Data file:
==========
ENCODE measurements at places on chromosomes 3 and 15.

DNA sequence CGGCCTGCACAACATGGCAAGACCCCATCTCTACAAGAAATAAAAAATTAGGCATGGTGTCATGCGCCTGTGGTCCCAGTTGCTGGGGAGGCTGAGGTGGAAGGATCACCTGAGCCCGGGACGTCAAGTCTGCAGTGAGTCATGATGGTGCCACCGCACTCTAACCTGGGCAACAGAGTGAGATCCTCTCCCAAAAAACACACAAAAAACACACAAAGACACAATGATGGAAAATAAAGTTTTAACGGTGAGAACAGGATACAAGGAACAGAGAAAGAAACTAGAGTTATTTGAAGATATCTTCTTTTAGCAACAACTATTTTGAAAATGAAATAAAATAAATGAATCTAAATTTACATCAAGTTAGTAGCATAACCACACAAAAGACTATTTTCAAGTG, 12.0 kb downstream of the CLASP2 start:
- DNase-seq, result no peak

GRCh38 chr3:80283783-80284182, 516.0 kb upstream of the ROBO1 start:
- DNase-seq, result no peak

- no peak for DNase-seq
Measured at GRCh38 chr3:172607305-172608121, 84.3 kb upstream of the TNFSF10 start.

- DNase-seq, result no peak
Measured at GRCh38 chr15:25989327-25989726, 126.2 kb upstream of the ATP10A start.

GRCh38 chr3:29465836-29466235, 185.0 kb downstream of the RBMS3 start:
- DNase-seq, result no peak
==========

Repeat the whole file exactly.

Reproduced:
ENCODE measurements at places on chromosomes 3 and 15.

DNA sequence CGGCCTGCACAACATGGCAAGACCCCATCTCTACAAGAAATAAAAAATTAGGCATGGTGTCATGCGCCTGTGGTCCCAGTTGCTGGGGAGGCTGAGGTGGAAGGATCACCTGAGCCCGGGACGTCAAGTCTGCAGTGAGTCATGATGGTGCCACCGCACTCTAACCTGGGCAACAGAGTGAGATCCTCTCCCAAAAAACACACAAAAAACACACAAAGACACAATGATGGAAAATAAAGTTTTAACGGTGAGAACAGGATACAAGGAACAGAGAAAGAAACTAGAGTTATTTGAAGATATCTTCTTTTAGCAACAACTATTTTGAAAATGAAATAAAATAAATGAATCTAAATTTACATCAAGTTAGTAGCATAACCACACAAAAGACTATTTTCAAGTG, 12.0 kb downstream of the CLASP2 start:
- DNase-seq, result no peak

GRCh38 chr3:80283783-80284182, 516.0 kb upstream of the ROBO1 start:
- DNase-seq, result no peak

- no peak for DNase-seq
Measured at GRCh38 chr3:172607305-172608121, 84.3 kb upstream of the TNFSF10 start.

- DNase-seq, result no peak
Measured at GRCh38 chr15:25989327-25989726, 126.2 kb upstream of the ATP10A start.

GRCh38 chr3:29465836-29466235, 185.0 kb downstream of the RBMS3 start:
- DNase-seq, result no peak